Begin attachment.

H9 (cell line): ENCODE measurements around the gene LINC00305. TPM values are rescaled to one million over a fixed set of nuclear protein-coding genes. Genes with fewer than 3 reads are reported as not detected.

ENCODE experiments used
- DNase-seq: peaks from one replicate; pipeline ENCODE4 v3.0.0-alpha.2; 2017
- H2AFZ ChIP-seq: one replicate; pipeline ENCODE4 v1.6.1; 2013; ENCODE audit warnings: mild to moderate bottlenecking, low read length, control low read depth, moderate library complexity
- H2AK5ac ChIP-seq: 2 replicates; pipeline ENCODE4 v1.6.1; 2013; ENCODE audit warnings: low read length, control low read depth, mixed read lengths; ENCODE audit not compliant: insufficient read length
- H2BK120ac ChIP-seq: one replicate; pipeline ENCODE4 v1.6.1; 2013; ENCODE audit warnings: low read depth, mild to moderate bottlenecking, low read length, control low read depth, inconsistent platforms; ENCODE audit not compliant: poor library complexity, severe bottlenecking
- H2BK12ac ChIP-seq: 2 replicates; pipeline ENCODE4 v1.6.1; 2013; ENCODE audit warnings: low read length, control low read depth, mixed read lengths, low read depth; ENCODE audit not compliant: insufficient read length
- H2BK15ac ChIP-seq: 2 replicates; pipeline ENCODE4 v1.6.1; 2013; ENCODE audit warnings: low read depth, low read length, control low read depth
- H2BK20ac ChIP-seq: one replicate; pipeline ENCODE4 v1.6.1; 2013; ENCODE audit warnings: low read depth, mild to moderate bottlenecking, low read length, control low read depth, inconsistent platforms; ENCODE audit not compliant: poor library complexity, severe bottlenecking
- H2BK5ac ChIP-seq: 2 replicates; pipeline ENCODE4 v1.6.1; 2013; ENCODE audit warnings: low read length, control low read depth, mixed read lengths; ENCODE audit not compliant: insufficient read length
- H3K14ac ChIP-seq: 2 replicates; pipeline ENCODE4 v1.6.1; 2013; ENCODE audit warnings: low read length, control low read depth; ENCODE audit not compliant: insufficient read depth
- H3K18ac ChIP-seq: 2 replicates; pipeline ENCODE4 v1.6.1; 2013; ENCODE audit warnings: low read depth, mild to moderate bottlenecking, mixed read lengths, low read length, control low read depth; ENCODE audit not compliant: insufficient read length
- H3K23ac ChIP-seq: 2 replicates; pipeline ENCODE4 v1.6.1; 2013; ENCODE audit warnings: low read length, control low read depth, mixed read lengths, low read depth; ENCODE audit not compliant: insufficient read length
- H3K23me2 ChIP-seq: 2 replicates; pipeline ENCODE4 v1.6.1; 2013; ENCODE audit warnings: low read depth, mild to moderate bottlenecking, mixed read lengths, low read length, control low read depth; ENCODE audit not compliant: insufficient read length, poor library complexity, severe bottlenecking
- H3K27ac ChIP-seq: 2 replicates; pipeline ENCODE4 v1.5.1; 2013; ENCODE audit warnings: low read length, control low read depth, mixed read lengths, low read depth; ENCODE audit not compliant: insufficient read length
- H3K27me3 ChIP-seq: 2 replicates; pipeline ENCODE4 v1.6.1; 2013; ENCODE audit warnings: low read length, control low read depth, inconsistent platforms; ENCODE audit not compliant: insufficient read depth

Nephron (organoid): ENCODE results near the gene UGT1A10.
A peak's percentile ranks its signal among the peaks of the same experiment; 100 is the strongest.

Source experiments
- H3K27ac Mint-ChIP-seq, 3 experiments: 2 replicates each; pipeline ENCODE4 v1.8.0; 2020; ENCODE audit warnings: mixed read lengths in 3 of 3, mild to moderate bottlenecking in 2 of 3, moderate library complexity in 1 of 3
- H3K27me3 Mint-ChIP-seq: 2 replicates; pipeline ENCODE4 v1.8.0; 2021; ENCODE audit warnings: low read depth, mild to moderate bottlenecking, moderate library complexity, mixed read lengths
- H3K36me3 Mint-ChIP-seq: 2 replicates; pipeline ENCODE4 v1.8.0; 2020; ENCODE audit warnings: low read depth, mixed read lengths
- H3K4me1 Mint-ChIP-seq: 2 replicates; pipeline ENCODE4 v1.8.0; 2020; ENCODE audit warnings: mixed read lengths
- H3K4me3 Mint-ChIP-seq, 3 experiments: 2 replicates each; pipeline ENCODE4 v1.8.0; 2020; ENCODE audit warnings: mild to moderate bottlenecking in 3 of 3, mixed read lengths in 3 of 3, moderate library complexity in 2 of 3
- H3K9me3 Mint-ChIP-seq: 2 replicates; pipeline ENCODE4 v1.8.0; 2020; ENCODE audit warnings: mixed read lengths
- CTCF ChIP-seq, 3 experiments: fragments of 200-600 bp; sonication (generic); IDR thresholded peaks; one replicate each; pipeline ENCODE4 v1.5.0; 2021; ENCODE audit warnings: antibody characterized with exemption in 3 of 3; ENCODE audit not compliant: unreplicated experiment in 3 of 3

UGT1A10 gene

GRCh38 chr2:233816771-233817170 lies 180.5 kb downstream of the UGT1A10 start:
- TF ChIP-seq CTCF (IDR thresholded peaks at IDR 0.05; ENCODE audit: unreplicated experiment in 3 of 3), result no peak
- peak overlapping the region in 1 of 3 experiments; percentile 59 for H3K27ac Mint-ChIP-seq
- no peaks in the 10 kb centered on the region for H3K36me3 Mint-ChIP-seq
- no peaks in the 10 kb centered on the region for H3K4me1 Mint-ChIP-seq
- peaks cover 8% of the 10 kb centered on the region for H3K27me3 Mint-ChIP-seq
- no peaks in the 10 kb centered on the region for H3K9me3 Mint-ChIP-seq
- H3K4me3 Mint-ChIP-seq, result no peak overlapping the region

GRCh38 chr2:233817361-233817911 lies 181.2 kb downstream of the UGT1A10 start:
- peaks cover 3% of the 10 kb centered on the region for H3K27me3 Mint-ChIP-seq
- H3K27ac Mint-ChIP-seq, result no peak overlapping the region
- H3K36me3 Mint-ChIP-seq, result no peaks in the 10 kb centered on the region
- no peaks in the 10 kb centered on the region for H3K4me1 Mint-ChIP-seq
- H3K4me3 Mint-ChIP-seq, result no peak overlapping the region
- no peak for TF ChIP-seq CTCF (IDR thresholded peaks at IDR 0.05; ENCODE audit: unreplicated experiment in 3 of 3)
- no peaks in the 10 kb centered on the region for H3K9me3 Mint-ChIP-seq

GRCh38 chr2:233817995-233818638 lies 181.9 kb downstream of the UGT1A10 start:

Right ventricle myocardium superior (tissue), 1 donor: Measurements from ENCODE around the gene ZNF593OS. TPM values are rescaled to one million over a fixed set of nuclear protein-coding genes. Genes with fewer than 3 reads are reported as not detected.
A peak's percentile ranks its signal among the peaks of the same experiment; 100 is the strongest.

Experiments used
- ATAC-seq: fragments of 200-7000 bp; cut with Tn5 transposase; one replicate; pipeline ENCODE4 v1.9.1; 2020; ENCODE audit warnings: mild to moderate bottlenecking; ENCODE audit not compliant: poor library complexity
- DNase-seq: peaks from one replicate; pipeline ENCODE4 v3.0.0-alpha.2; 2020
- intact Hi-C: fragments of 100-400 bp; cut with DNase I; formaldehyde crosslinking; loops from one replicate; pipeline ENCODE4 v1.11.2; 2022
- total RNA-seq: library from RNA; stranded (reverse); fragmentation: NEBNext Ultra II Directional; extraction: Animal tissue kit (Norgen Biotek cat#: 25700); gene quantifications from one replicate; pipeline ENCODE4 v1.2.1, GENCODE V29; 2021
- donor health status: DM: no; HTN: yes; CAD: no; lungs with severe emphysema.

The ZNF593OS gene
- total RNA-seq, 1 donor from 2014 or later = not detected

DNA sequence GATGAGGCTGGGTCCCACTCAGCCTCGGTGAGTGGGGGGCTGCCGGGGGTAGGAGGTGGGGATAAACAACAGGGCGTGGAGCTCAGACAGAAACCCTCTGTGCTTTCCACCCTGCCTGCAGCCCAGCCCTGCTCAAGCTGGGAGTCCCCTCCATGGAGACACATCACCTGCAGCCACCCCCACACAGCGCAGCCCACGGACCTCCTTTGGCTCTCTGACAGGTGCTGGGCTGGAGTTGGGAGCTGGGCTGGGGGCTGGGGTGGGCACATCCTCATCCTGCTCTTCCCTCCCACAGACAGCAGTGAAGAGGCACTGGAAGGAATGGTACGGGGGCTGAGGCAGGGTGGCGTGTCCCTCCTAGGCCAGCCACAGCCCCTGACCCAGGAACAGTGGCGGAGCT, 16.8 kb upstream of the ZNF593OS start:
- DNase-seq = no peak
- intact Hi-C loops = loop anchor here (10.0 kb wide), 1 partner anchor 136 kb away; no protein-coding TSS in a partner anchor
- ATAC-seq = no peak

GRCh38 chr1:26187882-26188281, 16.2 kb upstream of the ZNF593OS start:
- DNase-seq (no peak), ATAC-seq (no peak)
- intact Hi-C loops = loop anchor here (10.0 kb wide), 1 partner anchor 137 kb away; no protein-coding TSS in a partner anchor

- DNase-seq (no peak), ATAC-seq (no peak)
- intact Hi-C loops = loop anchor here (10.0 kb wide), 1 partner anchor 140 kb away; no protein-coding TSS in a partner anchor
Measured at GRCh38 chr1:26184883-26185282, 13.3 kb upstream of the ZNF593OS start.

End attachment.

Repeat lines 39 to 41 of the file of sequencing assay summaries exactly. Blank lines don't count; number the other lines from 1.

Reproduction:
- H3K36me3 Mint-ChIP-seq, result no peaks in the 10 kb centered on the region
- no peaks in the 10 kb centered on the region for H3K4me1 Mint-ChIP-seq
- H3K4me3 Mint-ChIP-seq, result no peak overlapping the region